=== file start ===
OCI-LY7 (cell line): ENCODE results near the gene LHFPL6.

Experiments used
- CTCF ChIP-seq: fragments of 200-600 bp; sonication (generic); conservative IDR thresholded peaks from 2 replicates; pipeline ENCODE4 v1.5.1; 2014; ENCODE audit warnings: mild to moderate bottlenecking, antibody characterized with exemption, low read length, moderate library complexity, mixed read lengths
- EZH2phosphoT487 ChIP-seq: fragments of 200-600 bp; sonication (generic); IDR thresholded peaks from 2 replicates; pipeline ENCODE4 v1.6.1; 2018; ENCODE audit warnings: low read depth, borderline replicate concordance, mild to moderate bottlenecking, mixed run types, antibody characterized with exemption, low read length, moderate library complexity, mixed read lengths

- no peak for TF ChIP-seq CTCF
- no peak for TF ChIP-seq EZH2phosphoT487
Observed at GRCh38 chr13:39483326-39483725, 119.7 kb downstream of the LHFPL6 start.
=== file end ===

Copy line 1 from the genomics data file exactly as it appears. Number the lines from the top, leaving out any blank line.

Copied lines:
OCI-LY7 (cell line): ENCODE results near the gene LHFPL6.